Another quick update from Nepal today, where things seem to be evolving quickly in the wake of the deadly avalanche that occurred last Friday, and the subsequent shut down of all climbing operations on the mountain. As you may recall from yesterday’s post, the Sherpas working on Everest had a list of demands for the Nepalese government that included paying compensation to the families of those who had died, increasing the amount of insurance covering the those working on the mountain, and paying for the medical expenses for those injured in the accident. The government was given seven days to reply, at which time the Sherpas would determine the fate of the climbing season.
It didn’t take the Ministry of Tourism a week to come up with their answer. Reports are starting to trickle in that they have agreed to the terms set down by the Sherpa leadership, possibly ending the climbing boycott. The fate of the climbing season still hangs in the brink however, as there are indications that some of the Sherpas may leave Base Camp, and return home. This comes amidst stories of rising tension in BC between the local guides and the foreign climbers there.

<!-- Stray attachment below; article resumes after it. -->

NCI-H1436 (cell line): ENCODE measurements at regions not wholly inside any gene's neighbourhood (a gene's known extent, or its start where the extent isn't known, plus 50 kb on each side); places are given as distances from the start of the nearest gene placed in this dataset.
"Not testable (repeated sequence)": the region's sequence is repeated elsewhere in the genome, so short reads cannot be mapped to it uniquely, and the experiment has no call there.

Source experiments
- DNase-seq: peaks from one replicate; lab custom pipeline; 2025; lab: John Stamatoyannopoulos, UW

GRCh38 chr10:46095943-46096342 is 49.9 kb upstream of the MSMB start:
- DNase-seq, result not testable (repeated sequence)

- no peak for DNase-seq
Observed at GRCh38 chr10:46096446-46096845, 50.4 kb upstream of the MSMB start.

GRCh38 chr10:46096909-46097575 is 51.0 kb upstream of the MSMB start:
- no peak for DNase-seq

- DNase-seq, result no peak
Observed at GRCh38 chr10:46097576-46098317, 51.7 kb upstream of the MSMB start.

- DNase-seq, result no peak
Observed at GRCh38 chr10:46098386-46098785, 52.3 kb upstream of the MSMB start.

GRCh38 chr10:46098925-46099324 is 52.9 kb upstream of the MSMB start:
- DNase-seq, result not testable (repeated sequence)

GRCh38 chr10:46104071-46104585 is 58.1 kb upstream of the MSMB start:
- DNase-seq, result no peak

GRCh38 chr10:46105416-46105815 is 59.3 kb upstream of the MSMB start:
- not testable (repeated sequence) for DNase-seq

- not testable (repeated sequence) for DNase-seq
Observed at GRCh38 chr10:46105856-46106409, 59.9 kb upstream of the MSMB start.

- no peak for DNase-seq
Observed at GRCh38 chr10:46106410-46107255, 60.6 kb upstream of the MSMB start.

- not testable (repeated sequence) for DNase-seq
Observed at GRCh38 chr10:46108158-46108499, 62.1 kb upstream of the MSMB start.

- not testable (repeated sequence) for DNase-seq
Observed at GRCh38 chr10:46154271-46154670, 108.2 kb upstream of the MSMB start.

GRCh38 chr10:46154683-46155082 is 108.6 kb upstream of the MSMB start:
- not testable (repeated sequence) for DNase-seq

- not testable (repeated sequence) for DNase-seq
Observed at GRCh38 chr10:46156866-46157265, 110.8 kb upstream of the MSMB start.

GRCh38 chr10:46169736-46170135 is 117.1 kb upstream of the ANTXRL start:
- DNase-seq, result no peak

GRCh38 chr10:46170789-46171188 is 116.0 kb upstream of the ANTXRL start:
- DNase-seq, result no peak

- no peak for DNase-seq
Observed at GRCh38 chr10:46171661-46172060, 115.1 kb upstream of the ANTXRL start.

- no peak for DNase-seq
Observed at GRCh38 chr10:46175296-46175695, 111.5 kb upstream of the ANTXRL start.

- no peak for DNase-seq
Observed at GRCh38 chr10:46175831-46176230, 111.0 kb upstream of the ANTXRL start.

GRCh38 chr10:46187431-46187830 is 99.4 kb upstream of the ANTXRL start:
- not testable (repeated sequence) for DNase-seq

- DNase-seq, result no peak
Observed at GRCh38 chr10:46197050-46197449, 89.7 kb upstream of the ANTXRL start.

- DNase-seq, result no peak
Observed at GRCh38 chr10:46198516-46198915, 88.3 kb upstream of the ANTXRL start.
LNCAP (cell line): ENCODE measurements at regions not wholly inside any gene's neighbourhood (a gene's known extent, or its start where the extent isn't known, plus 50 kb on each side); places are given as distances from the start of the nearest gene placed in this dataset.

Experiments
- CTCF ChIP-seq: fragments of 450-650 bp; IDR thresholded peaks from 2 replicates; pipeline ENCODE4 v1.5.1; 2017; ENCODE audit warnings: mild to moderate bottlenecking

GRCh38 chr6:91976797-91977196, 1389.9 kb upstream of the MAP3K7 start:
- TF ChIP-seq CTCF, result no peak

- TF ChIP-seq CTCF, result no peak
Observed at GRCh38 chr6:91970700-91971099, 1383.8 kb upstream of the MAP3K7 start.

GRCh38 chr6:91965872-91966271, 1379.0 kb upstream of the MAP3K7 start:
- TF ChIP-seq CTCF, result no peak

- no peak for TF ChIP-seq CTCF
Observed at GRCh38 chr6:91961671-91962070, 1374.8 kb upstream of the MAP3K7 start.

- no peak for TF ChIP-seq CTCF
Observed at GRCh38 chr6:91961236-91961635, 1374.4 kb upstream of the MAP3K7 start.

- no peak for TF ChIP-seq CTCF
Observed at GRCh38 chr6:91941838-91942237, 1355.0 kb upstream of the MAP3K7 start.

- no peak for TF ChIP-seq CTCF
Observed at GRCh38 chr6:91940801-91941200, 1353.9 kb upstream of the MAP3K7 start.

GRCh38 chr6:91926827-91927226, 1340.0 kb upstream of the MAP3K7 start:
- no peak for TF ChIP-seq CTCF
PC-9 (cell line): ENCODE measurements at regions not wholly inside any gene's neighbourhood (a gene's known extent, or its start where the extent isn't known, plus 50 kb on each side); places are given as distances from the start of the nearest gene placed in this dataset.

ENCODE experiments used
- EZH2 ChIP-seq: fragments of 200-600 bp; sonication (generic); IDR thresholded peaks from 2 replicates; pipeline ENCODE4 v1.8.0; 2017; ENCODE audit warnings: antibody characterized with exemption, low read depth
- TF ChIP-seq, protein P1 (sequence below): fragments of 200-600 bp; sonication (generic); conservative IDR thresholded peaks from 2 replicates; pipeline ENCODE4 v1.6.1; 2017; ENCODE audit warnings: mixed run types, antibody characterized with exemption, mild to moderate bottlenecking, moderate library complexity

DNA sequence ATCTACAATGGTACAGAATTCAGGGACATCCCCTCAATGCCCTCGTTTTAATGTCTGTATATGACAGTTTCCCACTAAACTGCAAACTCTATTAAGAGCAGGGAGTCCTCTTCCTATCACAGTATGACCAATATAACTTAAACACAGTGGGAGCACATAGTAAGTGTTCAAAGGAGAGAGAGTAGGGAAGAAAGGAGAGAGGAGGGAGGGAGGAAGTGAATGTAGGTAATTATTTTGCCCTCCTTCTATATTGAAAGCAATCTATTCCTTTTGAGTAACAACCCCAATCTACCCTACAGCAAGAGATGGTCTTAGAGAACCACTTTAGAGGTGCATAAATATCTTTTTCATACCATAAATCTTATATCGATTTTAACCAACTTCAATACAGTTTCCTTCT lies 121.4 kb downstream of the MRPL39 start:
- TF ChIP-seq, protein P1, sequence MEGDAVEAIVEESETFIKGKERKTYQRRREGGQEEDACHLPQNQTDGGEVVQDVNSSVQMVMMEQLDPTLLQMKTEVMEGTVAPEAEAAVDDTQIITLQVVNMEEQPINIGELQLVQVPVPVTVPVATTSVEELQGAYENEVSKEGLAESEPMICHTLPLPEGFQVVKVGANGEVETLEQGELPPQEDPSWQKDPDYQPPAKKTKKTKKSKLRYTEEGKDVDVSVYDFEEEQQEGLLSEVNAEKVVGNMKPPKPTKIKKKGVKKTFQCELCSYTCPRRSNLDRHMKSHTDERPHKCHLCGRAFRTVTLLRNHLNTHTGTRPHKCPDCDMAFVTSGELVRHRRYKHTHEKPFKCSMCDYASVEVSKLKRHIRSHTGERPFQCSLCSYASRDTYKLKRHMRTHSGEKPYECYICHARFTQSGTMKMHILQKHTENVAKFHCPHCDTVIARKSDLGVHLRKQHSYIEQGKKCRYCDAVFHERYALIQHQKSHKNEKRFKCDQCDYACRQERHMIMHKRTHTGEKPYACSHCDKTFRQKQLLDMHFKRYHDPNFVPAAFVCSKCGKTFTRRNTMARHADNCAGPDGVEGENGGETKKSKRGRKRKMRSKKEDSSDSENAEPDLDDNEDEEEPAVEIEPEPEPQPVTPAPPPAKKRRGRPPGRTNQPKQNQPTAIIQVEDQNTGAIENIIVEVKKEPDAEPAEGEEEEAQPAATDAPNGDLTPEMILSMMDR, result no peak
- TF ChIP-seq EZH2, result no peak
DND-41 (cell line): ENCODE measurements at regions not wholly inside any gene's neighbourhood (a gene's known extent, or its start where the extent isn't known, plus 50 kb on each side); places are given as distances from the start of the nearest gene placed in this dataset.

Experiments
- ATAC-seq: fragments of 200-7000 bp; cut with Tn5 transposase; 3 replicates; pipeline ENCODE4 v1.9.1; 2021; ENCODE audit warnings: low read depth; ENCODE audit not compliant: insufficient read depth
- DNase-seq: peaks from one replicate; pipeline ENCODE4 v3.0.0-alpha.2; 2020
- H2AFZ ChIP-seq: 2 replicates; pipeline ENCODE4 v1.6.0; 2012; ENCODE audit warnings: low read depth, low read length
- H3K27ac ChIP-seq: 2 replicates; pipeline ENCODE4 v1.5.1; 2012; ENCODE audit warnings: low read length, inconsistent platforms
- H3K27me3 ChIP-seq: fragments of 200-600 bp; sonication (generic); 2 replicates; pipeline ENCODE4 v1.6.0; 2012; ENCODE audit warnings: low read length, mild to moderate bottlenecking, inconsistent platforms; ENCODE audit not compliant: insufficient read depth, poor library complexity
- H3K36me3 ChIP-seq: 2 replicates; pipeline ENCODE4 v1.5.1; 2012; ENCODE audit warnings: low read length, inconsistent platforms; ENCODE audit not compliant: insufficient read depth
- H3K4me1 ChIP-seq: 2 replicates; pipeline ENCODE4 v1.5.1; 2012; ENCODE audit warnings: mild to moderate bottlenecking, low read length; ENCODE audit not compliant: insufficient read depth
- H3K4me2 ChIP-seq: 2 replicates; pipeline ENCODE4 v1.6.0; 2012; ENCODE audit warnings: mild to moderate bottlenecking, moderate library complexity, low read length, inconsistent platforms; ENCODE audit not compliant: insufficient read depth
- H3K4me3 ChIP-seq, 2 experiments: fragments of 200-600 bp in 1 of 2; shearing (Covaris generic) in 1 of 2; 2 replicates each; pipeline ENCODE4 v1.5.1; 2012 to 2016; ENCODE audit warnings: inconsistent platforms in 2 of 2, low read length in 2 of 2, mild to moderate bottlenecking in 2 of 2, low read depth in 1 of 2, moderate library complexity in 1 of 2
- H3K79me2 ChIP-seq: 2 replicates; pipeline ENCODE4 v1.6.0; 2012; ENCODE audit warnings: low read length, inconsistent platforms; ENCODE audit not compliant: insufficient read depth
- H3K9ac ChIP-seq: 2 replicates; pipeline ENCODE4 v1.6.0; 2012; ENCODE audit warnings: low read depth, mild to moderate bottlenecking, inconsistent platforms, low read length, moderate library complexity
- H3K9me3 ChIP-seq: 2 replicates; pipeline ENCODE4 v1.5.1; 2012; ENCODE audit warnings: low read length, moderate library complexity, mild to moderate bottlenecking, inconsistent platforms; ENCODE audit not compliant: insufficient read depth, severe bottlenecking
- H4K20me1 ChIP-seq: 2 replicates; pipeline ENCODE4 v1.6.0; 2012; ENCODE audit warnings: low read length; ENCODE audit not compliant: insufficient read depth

The news article linked to above says that during a Puja ceremony performed for the 16 fallen Sherpas today, the chanting became “furious” in nature, with many calling for the end of climbing on Everest this spring. The Sherpas continue to mourn their lost comrades, and many do not want to step foot back on the mountain. Whether or not this sentiment will continue remains to be seen, but it certainly sounds like things remain very uncertain there at the moment.
My guess is that the Sherpas will take the full week to grieve for the fallen, then make a decision at a later time. Right now, they are angry and heartbroken, and it will take some time before they can begin to heal. That may happen at the expense of this season, and I don’t think many of us would blame them for leaving.
Stay tuned for further updates. I’ll post more news as it comes in.
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